ISSUE: Whether or not the mortgage contract and the promissory note express the true agreement between the parties herein? HELD: NO FALLO: The SC hold that the increases of interest rate unilaterally imposed by respondent bank without petitioners assent are violative of the principle of mutuality of contracts ordained in Article 1308 of the Civil Code which provides: Article 1308. The contract must bind both contracting parties; its validity or compliance cannot be left to the will of one of them. The binding effect of any agreement between the parties to a contract is premised on two settled principles: (1) that obligations arising from contracts have the force of law between the contracting parties; and (2) that there must be mutuality between the parties based on their essential equality to which is repugnant to have one party bound by the contract leaving the other free therefrom. Any contract which appears to be heavily weighed in favor of one of the parties so as to lead to an unconscionable result is void. Any stipulation regarding the validity or compliance of the contract which is left solely to the will of one of the parties is likewise invalid. The provision in the promissory note authorizing respondent bank to increase, decrease or otherwise change from time to time the rate of interest and/or bank charges "without advance notice" to petitioner, "in the event of change in the interest rate prescribed by law or the Monetary Board of the Central Bank of the Philippines," does not give respondent bank unrestrained freedom to charge any rate other than that which was agreed upon. Here, the monthly upward/downward adjustment of interest rate is left to the will of respondent bank alone. It violates the essence of mutuality of the contract. Similarly, contract changes must be made with the consent of the contracting parties. The minds of all the parties must meet as to the proposed modification, especially when it affects an important aspect of the agreement. In the case of loan contracts, it cannot be gainsaid that the rate of interest is always a vital component, for it can make or break a capital venture. Thus, any change must be mutually agreed upon, otherwise, it is bereft of any binding effect. Under Article 1310 of the Civil Code, courts are granted authority to reduce/increase interest rates equitably, thus: Article 1310. The determination shall not be obligatory if it is evidently inequitable. In such case, the courts shall decide what is equitable under the circumstances. In this case, respondent bank started to increase the agreed interest rate of 15.446% per annum to 24.5% on July 11, 1997 and every month thereafter; 27% on August 11, 1997; 26% on September 10, 1997; 33% on October 15, 1997; 26.5% on November 27, 1997; 27% on December 1997; 29% on January 13, 1998; 30.244% on February 7, 1998; 24.49% on March 9, 1998; 22.9% on April 18, 1998; and 18% on May 21, 1998. Obviously, the rate increases are excessive and arbitrary. It bears reiterating that respondent bank unilaterally increased the interest rate without petitioners knowledge and consent. The petitioner negotiated for the renewal of his loan and he paid the interests due. Respondent bank then could not claim that there was no attempt on his part to comply with his obligation. Yet, respondent bank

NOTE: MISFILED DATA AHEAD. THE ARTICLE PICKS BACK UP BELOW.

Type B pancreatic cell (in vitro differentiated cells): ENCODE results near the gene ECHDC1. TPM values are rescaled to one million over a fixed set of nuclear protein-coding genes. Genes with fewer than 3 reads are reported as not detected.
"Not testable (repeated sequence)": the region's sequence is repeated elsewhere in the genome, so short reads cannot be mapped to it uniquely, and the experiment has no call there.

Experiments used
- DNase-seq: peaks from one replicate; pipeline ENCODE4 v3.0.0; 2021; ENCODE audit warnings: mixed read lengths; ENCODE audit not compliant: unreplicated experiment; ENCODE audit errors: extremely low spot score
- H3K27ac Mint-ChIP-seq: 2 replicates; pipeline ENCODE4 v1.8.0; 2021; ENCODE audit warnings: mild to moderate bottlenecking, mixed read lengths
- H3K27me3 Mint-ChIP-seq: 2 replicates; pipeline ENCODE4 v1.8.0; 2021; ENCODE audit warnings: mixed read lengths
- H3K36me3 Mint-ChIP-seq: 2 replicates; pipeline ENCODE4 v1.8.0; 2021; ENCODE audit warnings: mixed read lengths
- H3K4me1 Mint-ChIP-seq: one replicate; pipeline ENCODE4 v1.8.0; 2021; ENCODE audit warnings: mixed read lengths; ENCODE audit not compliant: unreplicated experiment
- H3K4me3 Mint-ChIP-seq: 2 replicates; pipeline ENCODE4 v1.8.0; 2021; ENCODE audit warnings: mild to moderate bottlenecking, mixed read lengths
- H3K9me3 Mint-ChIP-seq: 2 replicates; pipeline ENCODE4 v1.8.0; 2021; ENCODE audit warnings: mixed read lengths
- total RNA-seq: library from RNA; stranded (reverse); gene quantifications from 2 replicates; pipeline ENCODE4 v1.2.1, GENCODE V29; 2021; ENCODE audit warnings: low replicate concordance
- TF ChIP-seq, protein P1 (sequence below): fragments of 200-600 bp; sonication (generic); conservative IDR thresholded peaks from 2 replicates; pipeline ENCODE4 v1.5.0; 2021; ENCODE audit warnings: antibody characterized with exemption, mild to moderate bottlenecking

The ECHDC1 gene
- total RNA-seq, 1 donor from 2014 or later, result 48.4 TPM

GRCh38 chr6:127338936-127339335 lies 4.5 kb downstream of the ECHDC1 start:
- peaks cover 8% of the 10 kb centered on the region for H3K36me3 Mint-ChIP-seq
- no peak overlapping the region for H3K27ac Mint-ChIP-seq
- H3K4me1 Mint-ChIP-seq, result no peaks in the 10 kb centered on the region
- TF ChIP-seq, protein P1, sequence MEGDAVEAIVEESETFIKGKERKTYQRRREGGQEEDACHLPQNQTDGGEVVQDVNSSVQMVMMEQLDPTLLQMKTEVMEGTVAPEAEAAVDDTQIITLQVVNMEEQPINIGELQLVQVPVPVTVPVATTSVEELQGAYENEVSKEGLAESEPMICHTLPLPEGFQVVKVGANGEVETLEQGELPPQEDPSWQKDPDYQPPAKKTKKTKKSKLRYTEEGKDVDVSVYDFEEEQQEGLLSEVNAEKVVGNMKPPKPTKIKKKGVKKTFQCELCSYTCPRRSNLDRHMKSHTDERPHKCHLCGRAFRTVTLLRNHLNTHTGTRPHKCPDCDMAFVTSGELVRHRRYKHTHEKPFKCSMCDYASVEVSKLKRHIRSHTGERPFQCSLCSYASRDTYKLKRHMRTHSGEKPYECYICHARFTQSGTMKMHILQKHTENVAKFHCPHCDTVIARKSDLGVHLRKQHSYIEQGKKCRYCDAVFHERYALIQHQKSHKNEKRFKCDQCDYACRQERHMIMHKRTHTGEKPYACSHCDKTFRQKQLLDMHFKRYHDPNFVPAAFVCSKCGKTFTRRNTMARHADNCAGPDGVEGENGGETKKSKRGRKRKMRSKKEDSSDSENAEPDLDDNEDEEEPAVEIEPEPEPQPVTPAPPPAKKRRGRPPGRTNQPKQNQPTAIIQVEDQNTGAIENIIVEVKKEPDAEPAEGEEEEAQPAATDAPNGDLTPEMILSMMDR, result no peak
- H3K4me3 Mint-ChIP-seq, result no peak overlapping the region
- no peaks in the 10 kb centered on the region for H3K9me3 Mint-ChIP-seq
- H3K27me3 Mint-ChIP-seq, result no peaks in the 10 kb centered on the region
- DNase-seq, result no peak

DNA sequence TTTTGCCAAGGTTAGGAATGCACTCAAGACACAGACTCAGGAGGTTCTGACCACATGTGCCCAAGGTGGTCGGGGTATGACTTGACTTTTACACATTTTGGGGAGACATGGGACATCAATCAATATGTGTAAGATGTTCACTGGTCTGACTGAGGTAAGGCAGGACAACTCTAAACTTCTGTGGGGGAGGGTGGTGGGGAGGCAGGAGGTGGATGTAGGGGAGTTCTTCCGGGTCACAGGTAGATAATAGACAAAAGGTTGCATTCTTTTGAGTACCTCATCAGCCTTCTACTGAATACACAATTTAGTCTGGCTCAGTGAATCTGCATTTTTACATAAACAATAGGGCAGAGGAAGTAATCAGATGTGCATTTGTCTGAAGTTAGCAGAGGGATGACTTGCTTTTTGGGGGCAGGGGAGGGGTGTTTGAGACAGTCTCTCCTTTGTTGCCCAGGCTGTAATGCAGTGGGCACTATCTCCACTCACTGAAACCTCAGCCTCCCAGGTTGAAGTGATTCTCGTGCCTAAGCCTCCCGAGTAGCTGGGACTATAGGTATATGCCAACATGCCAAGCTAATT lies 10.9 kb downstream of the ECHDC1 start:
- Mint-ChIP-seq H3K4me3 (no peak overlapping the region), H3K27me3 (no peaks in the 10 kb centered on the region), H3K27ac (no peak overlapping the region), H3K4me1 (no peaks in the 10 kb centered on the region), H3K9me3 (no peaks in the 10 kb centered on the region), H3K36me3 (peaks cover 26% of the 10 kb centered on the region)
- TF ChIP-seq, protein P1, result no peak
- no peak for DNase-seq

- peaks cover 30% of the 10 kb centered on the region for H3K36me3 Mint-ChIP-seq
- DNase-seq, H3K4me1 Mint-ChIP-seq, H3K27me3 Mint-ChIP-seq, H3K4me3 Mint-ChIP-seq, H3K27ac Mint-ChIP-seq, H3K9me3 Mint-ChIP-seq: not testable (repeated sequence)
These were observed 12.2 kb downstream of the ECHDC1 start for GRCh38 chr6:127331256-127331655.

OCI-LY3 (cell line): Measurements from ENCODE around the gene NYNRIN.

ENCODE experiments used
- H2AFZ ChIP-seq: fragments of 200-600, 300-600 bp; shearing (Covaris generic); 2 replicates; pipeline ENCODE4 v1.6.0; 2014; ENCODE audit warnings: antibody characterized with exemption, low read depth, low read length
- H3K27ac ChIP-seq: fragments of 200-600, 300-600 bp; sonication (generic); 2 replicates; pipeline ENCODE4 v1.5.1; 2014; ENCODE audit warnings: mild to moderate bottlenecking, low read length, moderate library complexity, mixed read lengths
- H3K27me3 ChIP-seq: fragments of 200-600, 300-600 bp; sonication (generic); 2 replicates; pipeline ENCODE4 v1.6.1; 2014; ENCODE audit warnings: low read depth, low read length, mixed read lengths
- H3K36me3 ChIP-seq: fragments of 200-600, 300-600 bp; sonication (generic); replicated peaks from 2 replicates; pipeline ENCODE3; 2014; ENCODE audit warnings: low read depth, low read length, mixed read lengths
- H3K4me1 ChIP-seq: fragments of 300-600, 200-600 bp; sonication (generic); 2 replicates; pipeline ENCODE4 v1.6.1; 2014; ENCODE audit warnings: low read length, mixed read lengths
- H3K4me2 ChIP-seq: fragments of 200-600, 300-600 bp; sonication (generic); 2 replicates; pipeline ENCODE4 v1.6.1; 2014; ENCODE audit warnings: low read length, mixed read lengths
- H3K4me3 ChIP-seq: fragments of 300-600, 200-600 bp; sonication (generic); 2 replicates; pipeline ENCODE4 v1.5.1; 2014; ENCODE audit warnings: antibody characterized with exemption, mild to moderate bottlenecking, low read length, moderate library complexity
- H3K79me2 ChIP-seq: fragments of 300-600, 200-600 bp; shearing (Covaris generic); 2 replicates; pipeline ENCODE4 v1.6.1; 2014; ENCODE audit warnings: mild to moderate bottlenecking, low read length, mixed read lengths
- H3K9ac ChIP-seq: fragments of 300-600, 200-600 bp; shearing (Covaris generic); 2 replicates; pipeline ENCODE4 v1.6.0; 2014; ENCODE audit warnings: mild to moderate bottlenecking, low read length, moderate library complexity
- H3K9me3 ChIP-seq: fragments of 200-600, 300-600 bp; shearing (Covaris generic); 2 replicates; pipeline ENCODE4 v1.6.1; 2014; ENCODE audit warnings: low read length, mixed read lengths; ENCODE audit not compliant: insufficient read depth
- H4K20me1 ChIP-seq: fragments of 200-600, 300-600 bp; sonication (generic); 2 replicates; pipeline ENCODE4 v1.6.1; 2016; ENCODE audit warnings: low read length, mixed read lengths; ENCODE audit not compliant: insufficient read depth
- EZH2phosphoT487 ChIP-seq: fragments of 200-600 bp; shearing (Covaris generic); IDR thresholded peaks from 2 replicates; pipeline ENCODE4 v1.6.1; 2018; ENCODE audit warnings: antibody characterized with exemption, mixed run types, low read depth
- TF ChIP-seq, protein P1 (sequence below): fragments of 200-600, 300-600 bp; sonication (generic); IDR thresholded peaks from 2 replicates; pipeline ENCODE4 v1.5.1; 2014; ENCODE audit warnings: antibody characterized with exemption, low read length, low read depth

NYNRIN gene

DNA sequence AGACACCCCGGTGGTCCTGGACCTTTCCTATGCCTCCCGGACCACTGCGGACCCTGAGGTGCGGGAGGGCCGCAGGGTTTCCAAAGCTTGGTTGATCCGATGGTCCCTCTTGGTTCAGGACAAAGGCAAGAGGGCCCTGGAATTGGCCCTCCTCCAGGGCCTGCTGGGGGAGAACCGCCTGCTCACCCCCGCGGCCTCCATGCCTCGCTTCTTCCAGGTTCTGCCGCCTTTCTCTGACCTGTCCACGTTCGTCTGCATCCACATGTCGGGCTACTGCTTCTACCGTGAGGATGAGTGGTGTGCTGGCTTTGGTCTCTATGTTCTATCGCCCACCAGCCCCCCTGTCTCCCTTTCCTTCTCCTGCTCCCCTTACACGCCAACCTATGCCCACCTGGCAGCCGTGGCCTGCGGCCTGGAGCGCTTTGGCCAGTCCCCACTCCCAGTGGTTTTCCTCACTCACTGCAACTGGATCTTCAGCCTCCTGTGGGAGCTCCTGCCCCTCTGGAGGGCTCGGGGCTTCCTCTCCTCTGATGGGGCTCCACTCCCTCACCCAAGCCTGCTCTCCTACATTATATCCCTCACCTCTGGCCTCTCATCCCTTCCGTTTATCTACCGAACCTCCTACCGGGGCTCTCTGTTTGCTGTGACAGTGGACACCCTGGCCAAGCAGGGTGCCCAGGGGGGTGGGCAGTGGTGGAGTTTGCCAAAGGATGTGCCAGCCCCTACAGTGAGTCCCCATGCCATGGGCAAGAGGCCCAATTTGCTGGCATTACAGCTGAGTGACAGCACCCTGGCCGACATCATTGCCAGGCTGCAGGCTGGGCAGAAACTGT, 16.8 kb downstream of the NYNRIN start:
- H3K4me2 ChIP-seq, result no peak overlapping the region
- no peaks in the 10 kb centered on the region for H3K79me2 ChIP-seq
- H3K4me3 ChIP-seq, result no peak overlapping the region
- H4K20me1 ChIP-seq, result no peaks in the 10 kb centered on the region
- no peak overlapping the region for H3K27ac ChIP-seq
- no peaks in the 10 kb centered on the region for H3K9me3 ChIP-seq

hastily filed a petition to foreclose the mortgage to gain in taking petitioners parcels of land at bargain prices. Obviously, respondent bank acted in bad faith. In sum, we find that the requisites for reformation of the mortgage contract and promissory note are present in this case. There has been meeting of minds of the parties upon these documents. However, these documents do not express the parties true agreement on interest rates. And the failure of these documents to express their agreement on interest rates was due to respondent banks inequitable conduct. Henceforth, the SC GRANTED the petition. The interest he paid in excess of 15.446% should be applied to the payment of the principal obligation.